ISN’T it strange that we have sent a spaceship to study soil on Mars but we still don’t really know how soils on Earth work?
Although we can grow crops in soil-free systems, there is something soil conveys to the taste of our food which cannot (yet) be replicated by synthetic means. While the first antibiotics were isolated from soil microbes, we’ve done little to explore what other useful drugs might be waiting below ground. Even though the world’s soils are a huge carbon store (three times more than in the atmosphere), we do not understand how this carbon helps regulate the world’s climate. And did you know that soils contain more organisms than tropical forests or the oceans (one teaspoon of soil can contain one billion bacteria), but this diversity is largely unclassified.
While writing this article, my husband pondered what football would be like without soil, or for that matter golf or lawn tennis? Many of us gain pleasure from grass sports or working with soil in our gardens and allotments but most of us take soil for granted, which raises questions: Why are we so ignorant about our soils and what are we doing about it?
Soil management in Scotland
In Scotland we have been very successful in working our agricultural soils; we hold the world record for winter barley yields (12.2t/ha in 1989). However, soil management in Scotland and elsewhere is now far broader than just food production. Sustainable soil management practices are being introduced across Scotland’s catchments to improve drinking water quality. Peat soils in our blanket bogs are being altered to restore these rare habitats and to capture soil carbon to meet government targets for climate change.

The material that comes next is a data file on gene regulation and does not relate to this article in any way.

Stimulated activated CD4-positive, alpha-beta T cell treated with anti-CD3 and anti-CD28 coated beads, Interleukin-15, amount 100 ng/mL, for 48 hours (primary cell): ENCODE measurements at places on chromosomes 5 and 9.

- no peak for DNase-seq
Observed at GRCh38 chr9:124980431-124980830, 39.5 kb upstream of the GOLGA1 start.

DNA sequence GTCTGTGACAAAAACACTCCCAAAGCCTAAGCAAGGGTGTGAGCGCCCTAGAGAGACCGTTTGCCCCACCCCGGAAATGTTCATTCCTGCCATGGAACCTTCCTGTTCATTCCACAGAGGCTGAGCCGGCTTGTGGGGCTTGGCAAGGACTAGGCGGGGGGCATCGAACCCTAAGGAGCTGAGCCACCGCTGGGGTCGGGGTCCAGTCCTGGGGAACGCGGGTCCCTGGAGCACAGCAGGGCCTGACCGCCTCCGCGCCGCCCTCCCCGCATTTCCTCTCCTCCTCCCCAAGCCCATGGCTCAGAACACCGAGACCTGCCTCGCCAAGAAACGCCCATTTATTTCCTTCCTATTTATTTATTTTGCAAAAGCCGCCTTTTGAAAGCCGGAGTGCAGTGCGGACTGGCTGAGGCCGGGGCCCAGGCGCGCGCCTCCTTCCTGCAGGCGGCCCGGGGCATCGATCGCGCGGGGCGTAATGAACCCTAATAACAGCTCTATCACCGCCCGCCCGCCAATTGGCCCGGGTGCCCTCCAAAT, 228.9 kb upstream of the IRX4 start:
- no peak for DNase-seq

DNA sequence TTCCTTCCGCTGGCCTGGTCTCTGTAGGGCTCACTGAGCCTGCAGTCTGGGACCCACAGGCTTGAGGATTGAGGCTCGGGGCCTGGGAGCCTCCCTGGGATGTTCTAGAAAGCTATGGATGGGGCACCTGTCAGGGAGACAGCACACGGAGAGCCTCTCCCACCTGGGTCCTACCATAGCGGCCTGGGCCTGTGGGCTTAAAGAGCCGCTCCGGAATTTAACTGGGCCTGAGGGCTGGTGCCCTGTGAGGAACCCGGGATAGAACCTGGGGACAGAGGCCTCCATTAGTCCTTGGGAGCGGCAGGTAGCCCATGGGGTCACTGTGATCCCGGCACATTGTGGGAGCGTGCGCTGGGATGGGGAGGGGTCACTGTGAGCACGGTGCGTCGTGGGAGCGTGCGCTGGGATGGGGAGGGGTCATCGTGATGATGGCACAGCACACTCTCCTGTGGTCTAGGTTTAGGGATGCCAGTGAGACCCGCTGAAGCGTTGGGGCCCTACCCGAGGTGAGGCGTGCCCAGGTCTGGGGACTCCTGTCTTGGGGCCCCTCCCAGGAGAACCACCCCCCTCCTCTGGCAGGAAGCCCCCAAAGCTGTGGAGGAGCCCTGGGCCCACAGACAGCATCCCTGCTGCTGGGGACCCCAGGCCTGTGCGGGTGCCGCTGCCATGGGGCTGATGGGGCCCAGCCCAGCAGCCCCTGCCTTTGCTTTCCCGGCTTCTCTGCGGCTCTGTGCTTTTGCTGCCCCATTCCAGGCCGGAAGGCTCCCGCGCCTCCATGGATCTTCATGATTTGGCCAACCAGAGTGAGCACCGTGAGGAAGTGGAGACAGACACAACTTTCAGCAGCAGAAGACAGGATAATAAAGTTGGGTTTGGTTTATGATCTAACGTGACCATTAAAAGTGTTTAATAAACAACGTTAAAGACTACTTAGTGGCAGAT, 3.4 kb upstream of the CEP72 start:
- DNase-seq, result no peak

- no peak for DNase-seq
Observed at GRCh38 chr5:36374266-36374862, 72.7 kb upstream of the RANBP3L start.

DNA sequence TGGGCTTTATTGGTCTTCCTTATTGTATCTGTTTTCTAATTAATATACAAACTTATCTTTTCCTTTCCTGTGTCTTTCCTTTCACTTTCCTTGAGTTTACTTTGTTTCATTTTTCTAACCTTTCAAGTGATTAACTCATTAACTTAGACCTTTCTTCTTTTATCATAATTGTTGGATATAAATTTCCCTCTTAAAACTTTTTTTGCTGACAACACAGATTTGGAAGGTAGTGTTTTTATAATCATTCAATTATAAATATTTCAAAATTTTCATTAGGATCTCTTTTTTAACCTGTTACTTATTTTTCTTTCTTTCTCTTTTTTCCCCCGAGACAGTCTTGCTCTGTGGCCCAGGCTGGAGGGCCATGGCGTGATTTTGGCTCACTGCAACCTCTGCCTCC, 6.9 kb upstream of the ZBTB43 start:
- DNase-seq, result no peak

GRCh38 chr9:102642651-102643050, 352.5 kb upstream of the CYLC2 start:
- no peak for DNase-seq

However, more than 40 per cent of the world’s soil is severely degraded as a result of past pollution, mismanagement, poor land use choices and urbanisation. Governments are recognising the need to improve our soils to secure not only food production but also the quality and availability of water resources, the survival of rare habitats and species and even to regulate our climate. Solving these pressing issues is central to tackling poverty and sustainable development.
This year the United Nations Food and Agriculture Organisation (FAO) established the Intergovernmental Technical Panel on Soils to advise world governments. It is currently working on how to include soil use and management in future global sustainable development goals. It is surprising to realise that the much heralded Millennium Development Goals addressing poverty and hunger largely ignored soils – even though more than two billion people are dependent on small scale subsistence farming. Most of these farmers lack access to resources, knowledge or investment to help improve their soils. If we are to feed, clothe and provide water and energy to the growing human population, then degraded soils must be improved.
This means big challenges for everyone working in soils. Well, scientists love a challenge, and at the James Hutton Institute we are at the forefront of new technologies. We have developed a “see through soil” which enables us to watch how roots interact with soil to access water and nutrients.
And CSI has nothing on our scientists who use the most advanced DNA sequencing and biomarkers to fingerprint soils, to identify what they contain, how they change and even where they are from for crime scene forensics.
Our smart phone apps can tell you about soils in your local area. Soil management is being revolutionised by access to information using this sort of technology. However here lies a snag. Many countries do not have the most basic soil information to guide sustainable use and management. Even in Scotland, where we have some of the most extensive soil information in the world, much of this is more than 30 years old. There is an urgent need to invest in generating up-to-date soil information across the world to enable us to effectively target improvements and, critically, investment in soils.
This month, the James Hutton Institute hosted the European Network for Soil Awareness which brought farmers, land managers, teachers, scientists and staff from government agencies and departments together to explore the many issues surrounding soil. At the Aberdeen meeting there were representatives from the European Commission, the UN FAO and international scientists. All this goes to show that, from land managers to politicians, we are recognising that we need to pay more attention to our soils.
• Dr Helaina Black is a senior soil scientist at the James Hutton Institute and UK representative on the Intergovernmental Panel on Soils www.hutton.ac.uk